Hours of Operation
Monday - Thursday 9AM - 5PM
~~ New ~~
Saturday 10AM - 2PM during 3rd Weekend in Montrose
* Reservations are highly recommended for any group wishing to take a tour through the museum.
September 27 1901/2001
Flynn - Our (baseball) boys went to Little Meadows Saturday, just to get beat; the score, we understand, was 4 to 16 in favor of the Meadows. AND At Little Meadows a stereopticon entertainment was given the same night under the auspices of the Epworth League.
Rush - The news of the death of Dr. C. H. Warner, which occurred at his home in Rush on Sunday evening, occasioned sincere sorrow to many hearts. The Doctor was a large-hearted and kindly man, who held a warm place in the affections of a great number of households in the western part of this county and Eastern Bradford. A good man has gone to his reward. Peace be to his ashes. AND The first Roberts reunion was held Sept. 14 at Kinney's Pond. The weather was fine and all present were in good visiting order. Each made good use of their time until dinner was announced. After their appetites were appeased they spent their time visiting, swinging, boat riding and gathering water lilies.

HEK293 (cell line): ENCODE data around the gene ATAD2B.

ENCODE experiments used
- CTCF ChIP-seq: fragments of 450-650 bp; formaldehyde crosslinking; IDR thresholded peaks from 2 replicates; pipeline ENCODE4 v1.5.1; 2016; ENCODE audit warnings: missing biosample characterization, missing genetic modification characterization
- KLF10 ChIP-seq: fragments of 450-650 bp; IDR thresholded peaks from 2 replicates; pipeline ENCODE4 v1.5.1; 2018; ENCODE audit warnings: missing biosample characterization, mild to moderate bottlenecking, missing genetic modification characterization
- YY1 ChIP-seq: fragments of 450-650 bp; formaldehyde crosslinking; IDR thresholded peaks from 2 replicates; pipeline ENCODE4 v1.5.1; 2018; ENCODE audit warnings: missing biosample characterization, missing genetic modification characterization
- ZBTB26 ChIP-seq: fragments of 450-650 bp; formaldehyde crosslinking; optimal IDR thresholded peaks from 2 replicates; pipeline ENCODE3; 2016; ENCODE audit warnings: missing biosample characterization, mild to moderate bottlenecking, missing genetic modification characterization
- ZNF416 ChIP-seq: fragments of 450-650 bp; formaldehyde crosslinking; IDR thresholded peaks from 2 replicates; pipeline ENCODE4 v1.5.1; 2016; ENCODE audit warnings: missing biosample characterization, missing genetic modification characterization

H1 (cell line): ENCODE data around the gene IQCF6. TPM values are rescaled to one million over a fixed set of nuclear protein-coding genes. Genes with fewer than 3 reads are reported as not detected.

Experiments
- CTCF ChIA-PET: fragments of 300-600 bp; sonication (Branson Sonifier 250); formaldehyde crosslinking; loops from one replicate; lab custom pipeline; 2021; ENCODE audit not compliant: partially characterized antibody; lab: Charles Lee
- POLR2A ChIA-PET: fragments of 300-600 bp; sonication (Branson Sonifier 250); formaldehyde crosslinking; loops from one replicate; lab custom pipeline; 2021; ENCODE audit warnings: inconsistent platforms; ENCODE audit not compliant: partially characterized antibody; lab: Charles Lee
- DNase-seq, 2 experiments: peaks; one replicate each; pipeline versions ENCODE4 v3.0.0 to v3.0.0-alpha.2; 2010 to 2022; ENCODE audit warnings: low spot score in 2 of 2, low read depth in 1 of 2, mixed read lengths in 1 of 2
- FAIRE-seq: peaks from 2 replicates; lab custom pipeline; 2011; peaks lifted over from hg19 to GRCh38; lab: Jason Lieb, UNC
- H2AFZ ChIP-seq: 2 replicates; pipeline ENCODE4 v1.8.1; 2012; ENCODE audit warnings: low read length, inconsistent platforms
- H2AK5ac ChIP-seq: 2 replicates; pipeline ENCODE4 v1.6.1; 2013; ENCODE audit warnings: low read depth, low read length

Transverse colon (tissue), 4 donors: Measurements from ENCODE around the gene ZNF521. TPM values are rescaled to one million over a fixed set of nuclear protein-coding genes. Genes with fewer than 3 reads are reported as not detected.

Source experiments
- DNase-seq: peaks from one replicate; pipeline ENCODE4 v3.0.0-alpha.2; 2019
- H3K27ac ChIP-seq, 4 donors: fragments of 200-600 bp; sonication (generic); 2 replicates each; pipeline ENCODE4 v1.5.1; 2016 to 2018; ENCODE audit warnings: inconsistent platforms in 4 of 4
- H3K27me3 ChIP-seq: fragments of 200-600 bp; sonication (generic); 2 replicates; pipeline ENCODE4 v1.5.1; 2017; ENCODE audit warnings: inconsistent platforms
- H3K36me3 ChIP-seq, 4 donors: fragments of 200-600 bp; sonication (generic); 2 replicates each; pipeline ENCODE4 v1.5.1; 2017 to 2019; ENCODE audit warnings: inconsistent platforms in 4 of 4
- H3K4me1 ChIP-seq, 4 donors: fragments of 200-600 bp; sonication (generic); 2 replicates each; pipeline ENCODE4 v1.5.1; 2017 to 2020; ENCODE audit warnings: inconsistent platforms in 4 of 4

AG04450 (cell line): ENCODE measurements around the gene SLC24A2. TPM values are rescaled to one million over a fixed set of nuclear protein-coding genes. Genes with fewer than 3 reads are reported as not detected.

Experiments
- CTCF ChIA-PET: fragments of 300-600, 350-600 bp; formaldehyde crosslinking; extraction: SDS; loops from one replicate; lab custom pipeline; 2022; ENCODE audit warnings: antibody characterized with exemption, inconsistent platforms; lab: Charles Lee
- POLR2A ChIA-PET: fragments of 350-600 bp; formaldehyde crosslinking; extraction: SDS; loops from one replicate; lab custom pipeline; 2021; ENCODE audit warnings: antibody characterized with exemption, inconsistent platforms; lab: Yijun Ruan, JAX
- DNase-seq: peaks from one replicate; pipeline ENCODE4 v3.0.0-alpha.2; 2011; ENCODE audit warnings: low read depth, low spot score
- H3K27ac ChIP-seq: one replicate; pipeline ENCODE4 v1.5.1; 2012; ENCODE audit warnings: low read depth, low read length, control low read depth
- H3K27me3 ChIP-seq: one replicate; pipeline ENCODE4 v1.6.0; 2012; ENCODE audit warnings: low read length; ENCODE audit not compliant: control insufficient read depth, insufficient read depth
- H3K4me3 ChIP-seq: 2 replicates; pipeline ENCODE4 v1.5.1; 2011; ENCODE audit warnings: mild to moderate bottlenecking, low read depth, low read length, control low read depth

Uniondale - The newly organized band of Uniondale rendered sweet band music for the newly married couple, Mr. and Mrs. L. G. Brady. They did well considering not having much practice, just being organized that night. The cigars were passed around by the groom and the compliment that Mr. Brady gave the boys for thanking him for the cigars and wishing him much joy and then dispersing very quietly, was a good puff for the new band. But we would say for the benefit of the boys that they came too soon to give the host and hostess a chance to wait on them to ice cream and cake.
Lenox - A meeting of stockholders was held at the Tower cemetery, Sept. 16. A fence was ordered of a Scranton dealer, who was present, for the roadside of the new cemetery. It looks now as though the project would be something more than talk in the near future. AND C. G. Stephens leaves his farm Nov. 1st and will take possession of the store now owned by Severance & Son.
Hallstead/Great Bend - The foot ball game Saturday between Great Bend and Hallstead resulted in a victory for Great Bend by a score of 4 to 1. AND While crossing the river bridge Sunday morning on her way to church, Miss Eliza Hanrahan's watch dropped through a crack in the bridge into the river. She called a boy that was near and he rowed out to the place and got the watch for her. It had not stopped and did not seem to be hurt in the least.
Susquehanna - Misses Della Hurley and Jennie Moran, two of Susquehanna's most estimable ladies, on Wednesday entered the Carbondale Convent, as postulants. AND The first of the series of social hops to be held by the young people of Christ Episcopal Church, was held at the Starrucca House on Wednesday evening.
Forest Lake - The Ladies Aid Society of the M.E. church met with Mrs. John Coy on Thursday of last week. There was a good turnout and 27 pounds of rags were sewed. Rev. W. R. Cochraine and wife and W. C. Tilden and wife were present. Proceeds $2.90.